Helen Noble, author of the Formula For Change blog, and otherwise known on Twitter as Welshmermaid, commented as follows;

“Nice article – writing therapy was also recently shown to be more effective for relief of PTSD symptoms.

People tend to be more honest when writing as opposed to being engaged in conversation as per talking therapy.  I also think that writing about thoughts and feelings helps people objectify and therefore evaluate their internal processes much more effectively.  If you want to gauge someone’s level of emotional intelligence, ask them to write about their thoughts and feelings.”

Now, I’m reading an awful lot about narrative therapy, mediation and counseling at the moment.  I’ll gladly share that with anyone over the coming weeks.  Suffice to say for now that Helen’s comments resonate with a lot of narrative theory.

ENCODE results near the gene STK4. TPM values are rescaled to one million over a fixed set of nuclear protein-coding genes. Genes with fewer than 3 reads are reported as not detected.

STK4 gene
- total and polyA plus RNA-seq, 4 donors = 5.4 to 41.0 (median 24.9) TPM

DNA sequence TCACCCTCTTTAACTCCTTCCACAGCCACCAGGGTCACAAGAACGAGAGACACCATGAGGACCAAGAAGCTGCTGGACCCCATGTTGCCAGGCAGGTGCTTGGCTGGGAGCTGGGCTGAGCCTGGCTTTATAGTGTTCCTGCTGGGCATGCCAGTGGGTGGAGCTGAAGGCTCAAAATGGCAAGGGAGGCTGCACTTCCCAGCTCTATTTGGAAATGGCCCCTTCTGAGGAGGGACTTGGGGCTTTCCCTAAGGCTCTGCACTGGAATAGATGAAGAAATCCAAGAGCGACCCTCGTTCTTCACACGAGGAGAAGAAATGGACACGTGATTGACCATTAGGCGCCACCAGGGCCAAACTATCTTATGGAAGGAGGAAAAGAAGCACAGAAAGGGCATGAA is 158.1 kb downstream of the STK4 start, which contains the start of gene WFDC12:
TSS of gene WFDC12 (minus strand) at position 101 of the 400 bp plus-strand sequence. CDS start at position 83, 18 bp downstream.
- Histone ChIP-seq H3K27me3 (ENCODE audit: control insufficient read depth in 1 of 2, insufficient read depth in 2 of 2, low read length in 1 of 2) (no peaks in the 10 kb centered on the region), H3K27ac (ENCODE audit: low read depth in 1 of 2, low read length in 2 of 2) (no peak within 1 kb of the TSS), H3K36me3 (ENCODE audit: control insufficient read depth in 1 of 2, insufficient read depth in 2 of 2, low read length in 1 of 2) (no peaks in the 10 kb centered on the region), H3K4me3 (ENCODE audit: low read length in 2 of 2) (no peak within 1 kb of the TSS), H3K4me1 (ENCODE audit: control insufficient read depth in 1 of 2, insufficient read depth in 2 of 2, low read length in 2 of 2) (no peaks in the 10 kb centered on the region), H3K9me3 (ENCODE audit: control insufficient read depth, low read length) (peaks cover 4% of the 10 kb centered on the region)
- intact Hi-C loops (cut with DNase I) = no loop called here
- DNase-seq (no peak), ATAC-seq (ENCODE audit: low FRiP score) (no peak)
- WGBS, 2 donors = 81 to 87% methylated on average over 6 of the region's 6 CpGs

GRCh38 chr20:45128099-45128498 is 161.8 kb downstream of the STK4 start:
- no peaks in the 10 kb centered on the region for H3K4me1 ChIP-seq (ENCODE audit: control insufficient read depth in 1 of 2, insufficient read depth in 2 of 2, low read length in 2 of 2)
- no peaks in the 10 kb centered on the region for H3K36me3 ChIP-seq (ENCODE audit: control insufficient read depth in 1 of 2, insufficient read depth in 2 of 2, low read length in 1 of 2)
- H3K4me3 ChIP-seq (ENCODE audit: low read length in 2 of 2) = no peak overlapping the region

Thanks for the contribution.  What experiences do other people have of writing therapy?

Written by harrisontraining

February 11, 2010 at 8:57 pm

Creative Writing As A Therapeutic Intervention – An Introduction

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Picture accredited with thanks, to Pingu1963 Flickr Creative Commons

Earlier posts have started to touch upon the idea of art as a vehicle for therapeutic intervention.

Writing can work as such an intervention, bringing many benefits to clients such as;

  • Creating and expressing meaning
  • Developing ideas
  • Experimenting with new perspectives
  • Self esteem
  • Building trust within a group through sharing writing.

There are many more advantages but the above illustrate a few of the areas where profound change can be seen.